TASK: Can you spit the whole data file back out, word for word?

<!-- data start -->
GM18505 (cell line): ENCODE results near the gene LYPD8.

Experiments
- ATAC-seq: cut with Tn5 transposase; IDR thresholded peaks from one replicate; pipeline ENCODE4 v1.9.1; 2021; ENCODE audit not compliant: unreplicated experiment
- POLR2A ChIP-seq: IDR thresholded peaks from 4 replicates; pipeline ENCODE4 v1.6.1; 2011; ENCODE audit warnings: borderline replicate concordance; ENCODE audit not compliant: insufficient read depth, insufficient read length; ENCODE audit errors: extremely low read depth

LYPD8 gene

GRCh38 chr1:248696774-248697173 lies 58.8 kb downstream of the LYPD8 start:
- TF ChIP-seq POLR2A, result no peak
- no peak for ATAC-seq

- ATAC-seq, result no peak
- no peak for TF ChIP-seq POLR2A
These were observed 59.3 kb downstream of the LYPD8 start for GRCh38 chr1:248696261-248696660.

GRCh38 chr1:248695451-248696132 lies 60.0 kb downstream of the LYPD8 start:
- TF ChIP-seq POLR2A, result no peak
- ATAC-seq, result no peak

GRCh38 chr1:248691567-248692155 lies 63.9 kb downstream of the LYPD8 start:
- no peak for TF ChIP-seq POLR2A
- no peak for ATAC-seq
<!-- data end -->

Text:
GM18505 (cell line): ENCODE results near the gene LYPD8.

Experiments
- ATAC-seq: cut with Tn5 transposase; IDR thresholded peaks from one replicate; pipeline ENCODE4 v1.9.1; 2021; ENCODE audit not compliant: unreplicated experiment
- POLR2A ChIP-seq: IDR thresholded peaks from 4 replicates; pipeline ENCODE4 v1.6.1; 2011; ENCODE audit warnings: borderline replicate concordance; ENCODE audit not compliant: insufficient read depth, insufficient read length; ENCODE audit errors: extremely low read depth

LYPD8 gene

GRCh38 chr1:248696774-248697173 lies 58.8 kb downstream of the LYPD8 start:
- TF ChIP-seq POLR2A, result no peak
- no peak for ATAC-seq

- ATAC-seq, result no peak
- no peak for TF ChIP-seq POLR2A
These were observed 59.3 kb downstream of the LYPD8 start for GRCh38 chr1:248696261-248696660.

GRCh38 chr1:248695451-248696132 lies 60.0 kb downstream of the LYPD8 start:
- TF ChIP-seq POLR2A, result no peak
- ATAC-seq, result no peak

GRCh38 chr1:248691567-248692155 lies 63.9 kb downstream of the LYPD8 start:
- no peak for TF ChIP-seq POLR2A
- no peak for ATAC-seq